If you’re reading this, chances are you have either heard the term or already have some familiarity with bookkeeping. Here is a brief overview and explanation of what bookkeeping is and some of the common activities of a bookkeeper.
To start with, bookkeeping is the act of recording, categorizing, and organizing business transactions. It’s the day-to-day entries of a business’s financial transactions, such as income and expenses.
Two Types of Bookkeeping
There are two types of bookkeeping: Single-Entry and Double-Entry.
Single-entry bookkeeping, also known as “Cash-Basis” is the simpler form and is generally used by small businesses with uncomplicated or minimal transactions. One simply records sales when the cash physically (or electronically in this day and age) comes in, and records expenses when the expense is actually paid.
Double-entry bookkeeping is used by companies with more complex transactions. As it sounds, there are two entries for each bookkeeping transaction. For a company that uses the accrual method of accounting, this is what is used.
Without getting too deep into it, accrual bookkeeping is more detailed and tends to give a better picture of the complete Assets, Liabilities, and Equity of a business. Expenses are added to the books when they are incurred, rather than when they are paid out. And, similarly, the income is recorded when the sale is closed, as opposed to when the cash is received.
For example, if a company closes a sale for $5000, two accounts would have entries made – the Income account and Accounts Receivable. While there are many details and aspects of the accrual method of bookkeeping, that is the general idea.
Common Activities of a Bookkeeper
A bookkeeper works with you on your day-to-day bookkeeping needs. There are several things that a bookkeeper can and may do for your company. Depending on your size, and what you have her or him hired for, it can vary. Depending on your business size and budget, you may have a full-time employee or may outsource it to a bookkeeping or accounting firm. Or you may still be handling it yourself! With that in mind, here are some of the common tasks a bookkeeper may do for you:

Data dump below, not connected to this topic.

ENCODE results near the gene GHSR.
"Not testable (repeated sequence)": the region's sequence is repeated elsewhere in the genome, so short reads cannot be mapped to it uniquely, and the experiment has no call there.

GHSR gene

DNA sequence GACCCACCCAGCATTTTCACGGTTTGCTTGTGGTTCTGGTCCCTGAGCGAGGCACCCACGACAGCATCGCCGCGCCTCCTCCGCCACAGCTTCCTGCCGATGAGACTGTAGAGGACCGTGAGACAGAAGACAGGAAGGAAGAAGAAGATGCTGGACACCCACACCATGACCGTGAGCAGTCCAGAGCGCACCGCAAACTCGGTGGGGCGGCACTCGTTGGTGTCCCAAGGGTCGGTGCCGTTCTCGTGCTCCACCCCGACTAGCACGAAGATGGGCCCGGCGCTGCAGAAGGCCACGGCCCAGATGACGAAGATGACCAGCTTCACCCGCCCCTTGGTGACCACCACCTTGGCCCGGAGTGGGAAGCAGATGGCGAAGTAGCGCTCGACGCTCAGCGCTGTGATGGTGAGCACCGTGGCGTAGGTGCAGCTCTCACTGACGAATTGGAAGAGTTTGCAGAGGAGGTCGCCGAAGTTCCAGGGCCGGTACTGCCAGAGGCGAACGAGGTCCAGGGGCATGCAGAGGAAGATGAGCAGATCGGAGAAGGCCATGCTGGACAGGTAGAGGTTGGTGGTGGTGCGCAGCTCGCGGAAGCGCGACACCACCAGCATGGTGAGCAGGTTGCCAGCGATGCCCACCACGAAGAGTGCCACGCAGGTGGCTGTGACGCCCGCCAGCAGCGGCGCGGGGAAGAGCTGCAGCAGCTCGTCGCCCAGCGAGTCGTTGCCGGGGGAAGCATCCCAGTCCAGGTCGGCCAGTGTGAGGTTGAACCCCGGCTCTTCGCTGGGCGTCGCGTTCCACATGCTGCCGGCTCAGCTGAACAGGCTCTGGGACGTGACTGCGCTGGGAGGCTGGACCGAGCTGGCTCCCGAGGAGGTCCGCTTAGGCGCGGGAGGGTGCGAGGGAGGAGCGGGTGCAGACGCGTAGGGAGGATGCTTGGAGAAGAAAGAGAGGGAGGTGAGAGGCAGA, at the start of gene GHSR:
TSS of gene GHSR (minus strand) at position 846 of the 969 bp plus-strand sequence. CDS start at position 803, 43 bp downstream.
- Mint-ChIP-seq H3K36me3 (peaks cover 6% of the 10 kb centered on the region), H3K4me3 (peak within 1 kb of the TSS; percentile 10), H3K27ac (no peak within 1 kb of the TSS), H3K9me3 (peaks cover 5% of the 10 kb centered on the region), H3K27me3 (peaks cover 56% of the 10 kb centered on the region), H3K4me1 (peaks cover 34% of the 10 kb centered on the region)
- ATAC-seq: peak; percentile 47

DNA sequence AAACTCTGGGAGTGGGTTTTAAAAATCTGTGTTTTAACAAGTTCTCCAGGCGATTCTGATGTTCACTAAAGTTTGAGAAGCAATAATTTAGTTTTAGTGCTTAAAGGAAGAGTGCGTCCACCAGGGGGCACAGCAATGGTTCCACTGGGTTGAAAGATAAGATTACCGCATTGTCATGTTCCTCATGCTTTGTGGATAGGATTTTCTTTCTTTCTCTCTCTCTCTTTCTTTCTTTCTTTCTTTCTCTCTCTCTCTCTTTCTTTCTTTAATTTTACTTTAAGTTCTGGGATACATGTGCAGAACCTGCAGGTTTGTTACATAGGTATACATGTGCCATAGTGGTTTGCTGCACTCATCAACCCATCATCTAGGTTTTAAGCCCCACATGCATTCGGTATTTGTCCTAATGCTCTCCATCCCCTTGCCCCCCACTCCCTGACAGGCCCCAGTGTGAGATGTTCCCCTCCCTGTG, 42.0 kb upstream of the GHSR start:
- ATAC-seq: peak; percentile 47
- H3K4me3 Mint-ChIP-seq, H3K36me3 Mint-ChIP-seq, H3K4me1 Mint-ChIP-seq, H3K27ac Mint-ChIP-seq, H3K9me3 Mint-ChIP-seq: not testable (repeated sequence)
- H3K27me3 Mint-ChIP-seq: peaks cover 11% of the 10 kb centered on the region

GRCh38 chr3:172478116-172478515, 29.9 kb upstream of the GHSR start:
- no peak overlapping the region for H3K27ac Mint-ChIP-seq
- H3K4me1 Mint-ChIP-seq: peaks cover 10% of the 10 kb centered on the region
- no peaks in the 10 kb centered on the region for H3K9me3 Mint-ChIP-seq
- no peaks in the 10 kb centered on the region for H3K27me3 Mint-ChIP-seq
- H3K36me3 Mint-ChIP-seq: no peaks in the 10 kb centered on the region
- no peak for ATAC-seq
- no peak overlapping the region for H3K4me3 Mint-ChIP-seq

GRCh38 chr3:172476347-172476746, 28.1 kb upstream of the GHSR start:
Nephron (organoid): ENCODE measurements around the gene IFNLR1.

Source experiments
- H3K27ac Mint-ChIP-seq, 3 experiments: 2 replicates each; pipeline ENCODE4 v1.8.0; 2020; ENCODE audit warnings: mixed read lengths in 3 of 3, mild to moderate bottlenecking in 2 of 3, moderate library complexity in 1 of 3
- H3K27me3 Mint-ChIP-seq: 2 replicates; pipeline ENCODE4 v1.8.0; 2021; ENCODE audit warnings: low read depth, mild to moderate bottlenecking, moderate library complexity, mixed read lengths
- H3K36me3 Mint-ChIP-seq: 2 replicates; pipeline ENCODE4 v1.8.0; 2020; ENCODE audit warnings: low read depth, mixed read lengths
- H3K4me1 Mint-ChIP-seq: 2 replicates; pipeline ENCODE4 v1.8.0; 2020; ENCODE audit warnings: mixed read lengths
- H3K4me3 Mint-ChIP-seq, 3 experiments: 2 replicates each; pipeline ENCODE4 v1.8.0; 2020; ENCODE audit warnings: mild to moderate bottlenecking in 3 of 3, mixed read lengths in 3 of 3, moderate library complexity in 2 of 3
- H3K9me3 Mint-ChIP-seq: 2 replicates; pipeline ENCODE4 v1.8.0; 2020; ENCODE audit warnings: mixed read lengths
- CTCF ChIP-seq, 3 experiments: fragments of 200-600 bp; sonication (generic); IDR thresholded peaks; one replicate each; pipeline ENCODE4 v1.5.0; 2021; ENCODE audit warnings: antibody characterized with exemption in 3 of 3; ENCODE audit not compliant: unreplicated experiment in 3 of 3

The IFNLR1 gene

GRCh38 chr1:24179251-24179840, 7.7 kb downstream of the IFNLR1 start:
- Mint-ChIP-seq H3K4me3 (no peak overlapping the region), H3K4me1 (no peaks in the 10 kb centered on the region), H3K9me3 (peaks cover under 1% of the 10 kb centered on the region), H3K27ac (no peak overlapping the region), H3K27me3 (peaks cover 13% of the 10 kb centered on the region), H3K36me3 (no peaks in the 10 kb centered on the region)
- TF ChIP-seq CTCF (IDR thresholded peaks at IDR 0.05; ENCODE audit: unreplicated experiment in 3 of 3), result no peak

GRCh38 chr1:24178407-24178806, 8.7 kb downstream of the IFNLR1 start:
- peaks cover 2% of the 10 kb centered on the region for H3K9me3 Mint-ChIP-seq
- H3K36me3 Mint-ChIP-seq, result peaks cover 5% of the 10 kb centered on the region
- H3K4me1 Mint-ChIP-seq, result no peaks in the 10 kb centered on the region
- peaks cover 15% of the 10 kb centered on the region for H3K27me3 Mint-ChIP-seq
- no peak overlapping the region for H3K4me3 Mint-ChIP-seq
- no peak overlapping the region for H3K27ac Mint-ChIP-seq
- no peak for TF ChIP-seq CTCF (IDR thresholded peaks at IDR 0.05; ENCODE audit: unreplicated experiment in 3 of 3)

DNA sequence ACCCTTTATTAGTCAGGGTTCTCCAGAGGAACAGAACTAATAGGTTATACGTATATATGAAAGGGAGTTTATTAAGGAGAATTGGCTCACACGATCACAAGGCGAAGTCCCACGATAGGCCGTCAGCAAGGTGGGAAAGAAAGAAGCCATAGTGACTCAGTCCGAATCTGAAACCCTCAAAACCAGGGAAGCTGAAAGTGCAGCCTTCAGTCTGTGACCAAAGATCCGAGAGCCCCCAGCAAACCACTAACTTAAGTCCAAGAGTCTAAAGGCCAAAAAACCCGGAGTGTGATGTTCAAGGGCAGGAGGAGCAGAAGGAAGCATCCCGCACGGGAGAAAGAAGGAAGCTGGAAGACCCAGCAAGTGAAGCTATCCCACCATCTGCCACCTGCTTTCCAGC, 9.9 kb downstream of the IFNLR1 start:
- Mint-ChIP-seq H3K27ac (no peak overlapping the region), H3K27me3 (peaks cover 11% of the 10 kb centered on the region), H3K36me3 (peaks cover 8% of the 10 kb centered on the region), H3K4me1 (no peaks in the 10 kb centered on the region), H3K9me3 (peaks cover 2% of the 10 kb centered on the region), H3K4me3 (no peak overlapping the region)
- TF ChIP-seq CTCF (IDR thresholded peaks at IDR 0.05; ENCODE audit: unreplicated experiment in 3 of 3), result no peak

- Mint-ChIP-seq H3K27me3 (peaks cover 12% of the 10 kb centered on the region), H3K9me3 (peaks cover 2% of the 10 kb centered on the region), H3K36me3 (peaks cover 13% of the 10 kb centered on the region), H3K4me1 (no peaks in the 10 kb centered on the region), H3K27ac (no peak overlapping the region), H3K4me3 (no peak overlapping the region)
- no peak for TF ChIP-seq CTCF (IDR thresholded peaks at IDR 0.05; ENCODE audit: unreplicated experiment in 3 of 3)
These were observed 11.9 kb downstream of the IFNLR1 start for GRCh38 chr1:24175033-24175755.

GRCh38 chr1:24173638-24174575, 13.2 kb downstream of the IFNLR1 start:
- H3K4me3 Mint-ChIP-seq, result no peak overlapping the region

- Categorizing Expenses and Income
- Matching up income to invoices that had been sent out
- Logging bills and paying vendors
- Receipt management
- Assisted Payroll.
- Monthly reconciliation of your bank accounts
- Providing and going over your monthly/quarterly Financial Statements
While this is not a full list, it’s easy to see that these are all important tasks!
Benefits of Bookkeeping
There are many, many benefits to having good bookkeeping. Even though it seems like a small or unimportant task, using it to your advantage will help you run your business.
First, it’s important to note that the IRS requires all business owners to keep records. Keeping up your bookkeeping in a good software system will also help you immensely come tax season! If you are keeping good bookkeeping records throughout the year, you’ll be able to easily see all of your tax-deductible expenses, how much money you made, etc. Your CPA or tax professional won’t be able to help you if you don’t have good bookkeeping. Plus, if you have good bookkeeping, they can help make sure you’re getting the most deductions and tax savings possible.
Good bookkeeping, including having your receipts stored and matched up with transactions, keeps things in good shape in the event that you are ever audited by the IRS. While getting audited is never fun, having your records in order will help you immensely and help you prove all of your business expenses.
Regardless of the law or taxes, bookkeeping is immensely important for helping you run your business. By running even the three main financial statements (Balance Sheet, Income Statement, and the Statement of Cash Flows), you’ll always have a great idea of where your business stands financially. There are also dozens of additional, powerful reports that your bookkeeping software will be able to run, which can help give all kinds of important insights into your business.
Obviously, the whole point of being in business is to make a profit. Even if your business is a side hustle or hobby that you love, if you are continually losing money on it you won’t be able to stay in business and continue doing what it is you love! Reviewing financial statements helps you to identify any areas of loss and to, more importantly, strengthen your profits. Even if numbers aren’t your thing, taking some time each week or month to review your financial health is very important.
Make sure to work closely with your bookkeeper on your financial statements, and if they aren’t going over them at least once a month with you, ask them to spend some time with you on them. As they are handling your day-to-day transactional work, they probably have the best idea of what is happening with your business financially. Spending at least an hour a month with them will help you immensely in understanding where things are at.
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